Suspension Part 1: Long Vs. Short Arms
As any project build goes, plans and parts change as quickly as minds do, as newer technology is always rolling down the turnpike! Our scratch-built Scrambler started a number of years ago when 35-inch tires were considered big and custom short-arm suspensions were hot. Suspension technology has definitely evolved since then, and 40-inch tires are now as common as 31s were back in the early '80s.
Since we'll be running 37- to 42-inch tires on our CJ-8, we needed a suspension that would offer better performance and more articulation than a standard short-arm system. Once a link-style Jeep suspension lift goes over 4 inches and 37-inch or taller tires are used, a long-arm suspension is a better choice for off-road performance. When properly designed, the lesser angle of the long-arm suspension provides a smoother ride, improved handling, better transfer of power to the ground, and less bumpsteer. The suspension can also greatly increase articulation and wheel travel, so the CJ will be more stable on the trail and highway. Increased wheel travel and articulation also mean more tire contact with the ground and better traction.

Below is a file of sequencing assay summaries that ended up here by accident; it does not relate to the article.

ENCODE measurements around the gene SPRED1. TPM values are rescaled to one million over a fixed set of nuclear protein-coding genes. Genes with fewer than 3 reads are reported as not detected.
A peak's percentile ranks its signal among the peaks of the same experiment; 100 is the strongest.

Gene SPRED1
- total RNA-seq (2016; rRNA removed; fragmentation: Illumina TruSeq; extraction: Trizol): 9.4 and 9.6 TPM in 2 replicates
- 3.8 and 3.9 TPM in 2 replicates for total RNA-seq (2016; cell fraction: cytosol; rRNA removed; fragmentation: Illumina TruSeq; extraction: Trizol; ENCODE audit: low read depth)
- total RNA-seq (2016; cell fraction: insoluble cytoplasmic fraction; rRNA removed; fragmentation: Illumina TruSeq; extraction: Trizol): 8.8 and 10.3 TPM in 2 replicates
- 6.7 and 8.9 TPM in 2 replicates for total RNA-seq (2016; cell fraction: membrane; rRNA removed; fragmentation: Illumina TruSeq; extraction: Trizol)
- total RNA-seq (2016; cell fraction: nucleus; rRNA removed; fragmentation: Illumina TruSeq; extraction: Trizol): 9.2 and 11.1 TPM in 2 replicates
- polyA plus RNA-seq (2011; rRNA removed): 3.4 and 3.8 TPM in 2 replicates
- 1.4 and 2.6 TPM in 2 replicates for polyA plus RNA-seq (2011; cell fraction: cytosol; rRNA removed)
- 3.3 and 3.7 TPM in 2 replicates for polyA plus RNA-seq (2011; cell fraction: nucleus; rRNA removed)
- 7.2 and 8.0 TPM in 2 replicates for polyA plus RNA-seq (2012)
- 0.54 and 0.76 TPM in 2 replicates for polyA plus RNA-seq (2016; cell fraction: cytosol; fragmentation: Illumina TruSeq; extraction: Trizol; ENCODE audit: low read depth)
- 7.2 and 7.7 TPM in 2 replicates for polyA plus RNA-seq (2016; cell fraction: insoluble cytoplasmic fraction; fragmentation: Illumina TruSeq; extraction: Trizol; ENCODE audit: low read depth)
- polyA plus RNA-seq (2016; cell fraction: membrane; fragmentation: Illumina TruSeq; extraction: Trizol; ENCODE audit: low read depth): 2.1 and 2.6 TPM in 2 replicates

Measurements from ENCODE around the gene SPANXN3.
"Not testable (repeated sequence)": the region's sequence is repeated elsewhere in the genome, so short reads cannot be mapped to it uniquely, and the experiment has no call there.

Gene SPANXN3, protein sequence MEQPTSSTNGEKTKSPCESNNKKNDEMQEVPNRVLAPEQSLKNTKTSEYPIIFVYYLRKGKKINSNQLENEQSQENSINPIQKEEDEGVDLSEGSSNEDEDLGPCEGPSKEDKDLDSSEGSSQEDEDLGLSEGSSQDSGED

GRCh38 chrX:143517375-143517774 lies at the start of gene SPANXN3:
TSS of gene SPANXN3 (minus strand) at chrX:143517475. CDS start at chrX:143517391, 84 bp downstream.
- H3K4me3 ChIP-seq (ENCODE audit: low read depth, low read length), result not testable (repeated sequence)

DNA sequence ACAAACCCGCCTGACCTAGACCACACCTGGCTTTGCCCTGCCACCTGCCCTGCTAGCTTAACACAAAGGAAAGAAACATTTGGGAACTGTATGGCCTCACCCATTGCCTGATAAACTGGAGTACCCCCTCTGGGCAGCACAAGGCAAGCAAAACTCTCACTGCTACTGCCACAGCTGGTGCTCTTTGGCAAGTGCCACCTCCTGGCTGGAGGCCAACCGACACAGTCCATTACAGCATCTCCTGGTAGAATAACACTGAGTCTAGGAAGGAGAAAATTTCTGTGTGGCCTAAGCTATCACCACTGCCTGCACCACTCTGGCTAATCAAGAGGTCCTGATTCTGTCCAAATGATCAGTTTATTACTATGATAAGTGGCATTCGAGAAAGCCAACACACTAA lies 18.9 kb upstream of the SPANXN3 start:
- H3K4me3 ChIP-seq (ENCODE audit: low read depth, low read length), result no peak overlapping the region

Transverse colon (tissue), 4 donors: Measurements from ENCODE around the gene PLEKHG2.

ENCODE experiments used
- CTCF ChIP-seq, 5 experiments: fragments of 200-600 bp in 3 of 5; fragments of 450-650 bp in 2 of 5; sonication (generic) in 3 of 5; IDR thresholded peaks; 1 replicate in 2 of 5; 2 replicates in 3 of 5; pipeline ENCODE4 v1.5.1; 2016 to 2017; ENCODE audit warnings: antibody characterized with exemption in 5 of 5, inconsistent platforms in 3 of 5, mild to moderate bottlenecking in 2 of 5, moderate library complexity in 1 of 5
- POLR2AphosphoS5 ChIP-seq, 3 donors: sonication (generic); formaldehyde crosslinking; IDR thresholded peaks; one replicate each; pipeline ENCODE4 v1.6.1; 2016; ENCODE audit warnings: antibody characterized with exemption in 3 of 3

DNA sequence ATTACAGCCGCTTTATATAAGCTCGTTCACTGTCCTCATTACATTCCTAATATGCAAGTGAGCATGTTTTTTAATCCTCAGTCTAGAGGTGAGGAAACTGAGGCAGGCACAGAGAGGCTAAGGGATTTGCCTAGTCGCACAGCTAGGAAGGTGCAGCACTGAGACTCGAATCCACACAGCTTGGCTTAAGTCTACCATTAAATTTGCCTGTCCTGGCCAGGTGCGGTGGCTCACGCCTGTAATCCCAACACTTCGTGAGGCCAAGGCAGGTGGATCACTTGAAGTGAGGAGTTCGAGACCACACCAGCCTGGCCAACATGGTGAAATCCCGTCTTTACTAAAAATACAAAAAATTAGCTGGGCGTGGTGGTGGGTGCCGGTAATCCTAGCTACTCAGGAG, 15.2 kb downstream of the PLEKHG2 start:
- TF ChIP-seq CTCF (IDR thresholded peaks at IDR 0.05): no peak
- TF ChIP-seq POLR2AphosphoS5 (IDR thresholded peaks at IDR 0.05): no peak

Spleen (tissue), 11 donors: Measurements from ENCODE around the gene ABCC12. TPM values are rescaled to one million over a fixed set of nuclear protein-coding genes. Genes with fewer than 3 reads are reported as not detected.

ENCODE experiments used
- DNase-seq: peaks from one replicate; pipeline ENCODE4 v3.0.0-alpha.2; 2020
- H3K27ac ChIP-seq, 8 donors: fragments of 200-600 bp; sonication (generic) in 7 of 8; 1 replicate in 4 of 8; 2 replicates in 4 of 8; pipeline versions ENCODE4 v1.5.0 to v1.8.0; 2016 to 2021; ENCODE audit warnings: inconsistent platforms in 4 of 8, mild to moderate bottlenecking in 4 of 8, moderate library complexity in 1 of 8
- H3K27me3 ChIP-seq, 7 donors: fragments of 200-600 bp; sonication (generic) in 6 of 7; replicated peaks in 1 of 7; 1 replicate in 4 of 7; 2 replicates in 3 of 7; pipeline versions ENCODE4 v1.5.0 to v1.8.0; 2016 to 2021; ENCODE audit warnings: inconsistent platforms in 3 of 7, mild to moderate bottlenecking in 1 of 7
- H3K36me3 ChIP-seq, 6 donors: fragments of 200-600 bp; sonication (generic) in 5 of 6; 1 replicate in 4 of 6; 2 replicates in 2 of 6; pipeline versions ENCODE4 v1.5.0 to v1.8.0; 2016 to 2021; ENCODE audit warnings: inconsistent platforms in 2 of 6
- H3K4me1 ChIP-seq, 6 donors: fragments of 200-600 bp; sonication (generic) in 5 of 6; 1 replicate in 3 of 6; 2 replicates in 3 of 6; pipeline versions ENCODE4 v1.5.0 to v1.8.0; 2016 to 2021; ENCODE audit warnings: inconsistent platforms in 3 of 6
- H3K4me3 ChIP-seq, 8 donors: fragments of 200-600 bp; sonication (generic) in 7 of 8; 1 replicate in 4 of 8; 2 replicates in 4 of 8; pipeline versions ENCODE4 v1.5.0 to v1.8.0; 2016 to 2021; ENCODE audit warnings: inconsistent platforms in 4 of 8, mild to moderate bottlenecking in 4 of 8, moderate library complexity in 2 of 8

We've been working with Mel Wade at Off-Road Evolution in Fullerton, California, on our CJ-8. While we still have a long way to go before the rig is complete, it's getting close. We picked up a really trick Tera Flex Pro-LCG long-arm kit for a TJ. Since we are modifying it for the CJ-8, we headed to ORE and started cutting, grinding, and welding with the expert help of Mel and his crew. In a future issue, we'll talk about standard shocks versus coilovers, and we'll set the Scrambler up with an outboard coilover conversion in the rear, and a fresh set of coilovers up front.